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So it does mean though that you were -- you think that you're not going to make out the earn-outs, which is why that you've recorded that?

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Richard C. Vincent, Australian Pharmaceutical Industries Limited - MD, CEO & Executive Director [17]

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Maybe I should answer that. So Gretel, you're right, it's being written back because the targets that we set with the owners look like they will not be met. Now, those performance targets are stretch targets. When we look at what we have built our business case around, it's not those targets. So from my perspective, from an operational perspective, the business is growing in line with our expectations. However, we agreed stretch performance targets upfront with the owners, and based on where we are, as Peter said, that looks like those payments won't be necessary.

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Gretel Janu, Crédit Suisse AG, Research Division - Research Analyst [18]

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Okay. It makes sense. And then just in terms of the outlook, are you able to give any update in terms of how you have performed operationally in the last couple of months, so since -- in FY '20?

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Richard C. Vincent, Australian Pharmaceutical Industries Limited - MD, CEO & Executive Director [19]

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Yes. Just very briefly and we don't normally provide much detail around that, things haven't changed. The current consumer environment hasn't changed. Consumer demand, transactions, it's been a little bit lumpy from week to week. And we've had some good weeks and we've had some average weeks. But all of that says the environment remains the same. And that's why I've talked about what we need to do inside of our brand in terms of working with our Sister Club members to get more visitation, more transactions, bigger basket sizes. That's important as well as our new and exclusive products that will bring customers into our stores because the environment is the environment. And as you'd see from many retailers who have reported recently, it's tough out there.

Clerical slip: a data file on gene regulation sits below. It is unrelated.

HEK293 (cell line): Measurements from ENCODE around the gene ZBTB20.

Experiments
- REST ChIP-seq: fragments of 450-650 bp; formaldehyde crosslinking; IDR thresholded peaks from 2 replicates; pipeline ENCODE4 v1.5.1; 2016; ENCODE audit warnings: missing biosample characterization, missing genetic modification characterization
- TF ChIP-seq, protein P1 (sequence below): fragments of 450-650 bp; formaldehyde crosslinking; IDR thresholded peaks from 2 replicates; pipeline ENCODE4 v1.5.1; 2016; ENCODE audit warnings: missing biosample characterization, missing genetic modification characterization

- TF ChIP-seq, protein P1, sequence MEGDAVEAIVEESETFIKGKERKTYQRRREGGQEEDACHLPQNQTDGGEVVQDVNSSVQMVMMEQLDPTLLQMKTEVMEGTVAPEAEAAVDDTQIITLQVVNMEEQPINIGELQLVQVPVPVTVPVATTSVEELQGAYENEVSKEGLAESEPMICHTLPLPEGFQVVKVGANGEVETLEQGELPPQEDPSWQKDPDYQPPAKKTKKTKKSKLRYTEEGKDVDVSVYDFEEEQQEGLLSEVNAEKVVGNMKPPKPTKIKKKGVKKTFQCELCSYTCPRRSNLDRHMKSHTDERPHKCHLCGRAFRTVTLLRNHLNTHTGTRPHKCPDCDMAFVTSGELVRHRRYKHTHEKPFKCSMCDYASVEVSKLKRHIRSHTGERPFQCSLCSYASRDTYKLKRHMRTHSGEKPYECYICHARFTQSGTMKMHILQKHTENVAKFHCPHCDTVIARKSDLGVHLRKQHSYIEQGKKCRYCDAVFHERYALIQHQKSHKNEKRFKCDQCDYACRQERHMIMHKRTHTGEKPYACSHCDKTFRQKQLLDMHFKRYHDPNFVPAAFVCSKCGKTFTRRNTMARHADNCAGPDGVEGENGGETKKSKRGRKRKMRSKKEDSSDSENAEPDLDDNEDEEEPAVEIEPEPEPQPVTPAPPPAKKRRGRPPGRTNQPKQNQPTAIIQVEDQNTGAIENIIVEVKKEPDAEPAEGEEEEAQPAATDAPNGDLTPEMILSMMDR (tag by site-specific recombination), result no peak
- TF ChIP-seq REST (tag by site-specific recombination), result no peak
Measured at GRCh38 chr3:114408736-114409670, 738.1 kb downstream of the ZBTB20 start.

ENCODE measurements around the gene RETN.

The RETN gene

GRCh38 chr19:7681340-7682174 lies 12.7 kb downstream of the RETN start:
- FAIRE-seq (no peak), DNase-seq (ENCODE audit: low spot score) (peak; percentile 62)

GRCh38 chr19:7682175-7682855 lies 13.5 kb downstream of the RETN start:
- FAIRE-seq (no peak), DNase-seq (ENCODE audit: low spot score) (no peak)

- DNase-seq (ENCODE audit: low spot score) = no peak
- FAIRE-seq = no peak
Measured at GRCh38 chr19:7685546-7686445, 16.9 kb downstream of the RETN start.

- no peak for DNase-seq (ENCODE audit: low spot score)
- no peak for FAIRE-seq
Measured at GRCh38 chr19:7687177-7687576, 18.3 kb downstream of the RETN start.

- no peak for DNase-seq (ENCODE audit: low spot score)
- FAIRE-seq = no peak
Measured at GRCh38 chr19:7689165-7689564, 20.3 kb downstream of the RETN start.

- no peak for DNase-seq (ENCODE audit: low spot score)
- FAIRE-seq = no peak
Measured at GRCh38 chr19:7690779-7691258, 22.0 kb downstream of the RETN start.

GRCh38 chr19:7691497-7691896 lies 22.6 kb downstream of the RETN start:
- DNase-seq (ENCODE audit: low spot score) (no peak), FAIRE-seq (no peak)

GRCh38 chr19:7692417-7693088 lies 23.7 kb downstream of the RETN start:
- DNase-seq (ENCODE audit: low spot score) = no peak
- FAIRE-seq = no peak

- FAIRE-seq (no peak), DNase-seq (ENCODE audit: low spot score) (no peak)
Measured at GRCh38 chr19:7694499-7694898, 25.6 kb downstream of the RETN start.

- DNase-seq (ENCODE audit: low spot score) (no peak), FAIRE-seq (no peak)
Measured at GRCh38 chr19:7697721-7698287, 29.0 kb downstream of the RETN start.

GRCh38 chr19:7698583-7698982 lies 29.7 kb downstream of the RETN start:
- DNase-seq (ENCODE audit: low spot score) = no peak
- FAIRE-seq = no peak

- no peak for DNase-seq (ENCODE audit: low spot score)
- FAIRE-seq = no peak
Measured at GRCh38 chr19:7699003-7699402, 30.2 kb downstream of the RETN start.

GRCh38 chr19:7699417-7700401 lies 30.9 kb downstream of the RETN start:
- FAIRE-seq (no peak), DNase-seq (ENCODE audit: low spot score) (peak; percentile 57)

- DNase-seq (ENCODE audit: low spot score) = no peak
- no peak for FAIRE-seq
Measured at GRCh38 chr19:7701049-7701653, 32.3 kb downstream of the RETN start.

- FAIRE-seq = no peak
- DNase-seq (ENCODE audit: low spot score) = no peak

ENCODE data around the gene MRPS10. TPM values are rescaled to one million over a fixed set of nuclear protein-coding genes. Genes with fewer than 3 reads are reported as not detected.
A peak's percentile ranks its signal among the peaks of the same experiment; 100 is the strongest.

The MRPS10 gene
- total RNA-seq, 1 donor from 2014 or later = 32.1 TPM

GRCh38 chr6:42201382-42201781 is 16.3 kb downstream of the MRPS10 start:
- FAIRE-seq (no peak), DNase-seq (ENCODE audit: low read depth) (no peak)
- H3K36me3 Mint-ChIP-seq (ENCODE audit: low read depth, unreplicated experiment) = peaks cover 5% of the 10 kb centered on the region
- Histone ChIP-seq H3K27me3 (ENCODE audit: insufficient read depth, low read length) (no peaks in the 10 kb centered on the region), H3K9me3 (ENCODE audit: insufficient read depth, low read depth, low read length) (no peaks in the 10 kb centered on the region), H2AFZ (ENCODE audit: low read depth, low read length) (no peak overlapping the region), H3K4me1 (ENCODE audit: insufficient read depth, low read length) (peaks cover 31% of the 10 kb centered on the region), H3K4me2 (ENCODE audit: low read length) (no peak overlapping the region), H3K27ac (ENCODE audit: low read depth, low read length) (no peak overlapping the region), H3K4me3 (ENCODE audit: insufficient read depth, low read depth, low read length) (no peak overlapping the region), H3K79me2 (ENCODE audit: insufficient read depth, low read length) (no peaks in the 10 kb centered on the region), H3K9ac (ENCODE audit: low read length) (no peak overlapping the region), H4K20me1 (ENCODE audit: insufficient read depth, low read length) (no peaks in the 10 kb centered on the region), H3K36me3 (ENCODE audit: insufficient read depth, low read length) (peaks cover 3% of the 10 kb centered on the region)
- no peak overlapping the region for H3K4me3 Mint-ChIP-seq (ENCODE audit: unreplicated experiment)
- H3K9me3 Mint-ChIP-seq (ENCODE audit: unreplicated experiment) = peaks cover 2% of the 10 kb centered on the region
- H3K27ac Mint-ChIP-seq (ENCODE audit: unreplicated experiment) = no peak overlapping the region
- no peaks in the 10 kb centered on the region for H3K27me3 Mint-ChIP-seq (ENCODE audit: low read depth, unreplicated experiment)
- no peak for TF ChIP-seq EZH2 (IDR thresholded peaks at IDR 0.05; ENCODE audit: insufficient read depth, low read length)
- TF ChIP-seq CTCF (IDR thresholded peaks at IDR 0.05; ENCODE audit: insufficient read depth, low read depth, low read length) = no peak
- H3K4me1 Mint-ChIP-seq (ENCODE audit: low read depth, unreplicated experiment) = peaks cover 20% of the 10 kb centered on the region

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Gretel Janu, Crédit Suisse AG, Research Division - Research Analyst [20]

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And then just on the wholesale distribution business, so have we cycled through it, most of those PBS Reforms, so should we expect a pickup going into FY '20?

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Richard C. Vincent, Australian Pharmaceutical Industries Limited - MD, CEO & Executive Director [21]

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No. The PBS Reforms continue. So there's more PBS Reforms. And this year, we had the trailing effect of last year's PBS Reforms that have come into the second half of the year as well. So there is more that we need to deal with, and that's why our negotiation with the Minister and the Department of Health is so important.

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John Deakin-Bell, Citigroup Inc, Research Division - Director & Head of Healthcare in Australia and New Zealand [22]

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It's John again. Just so I'm clear on that cash flow. So you're saying the reported EBIT was $94 million, but your cash inflow from operations was 58. So that's -- it's a pretty big difference. Is that -- are you saying that's a one-off step-up in working capital, and next year, the difference between the P&L and the cash flow will narrow?

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Peter Mendo, Australian Pharmaceutical Industries Limited - CFO [23]

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It will.

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Richard C. Vincent, Australian Pharmaceutical Industries Limited - MD, CEO & Executive Director [24]

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All right. It looks like we've exhausted questions in the room. So thank you all for attending, and we look forward to catching up with you and having more detailed discussions. Thank you.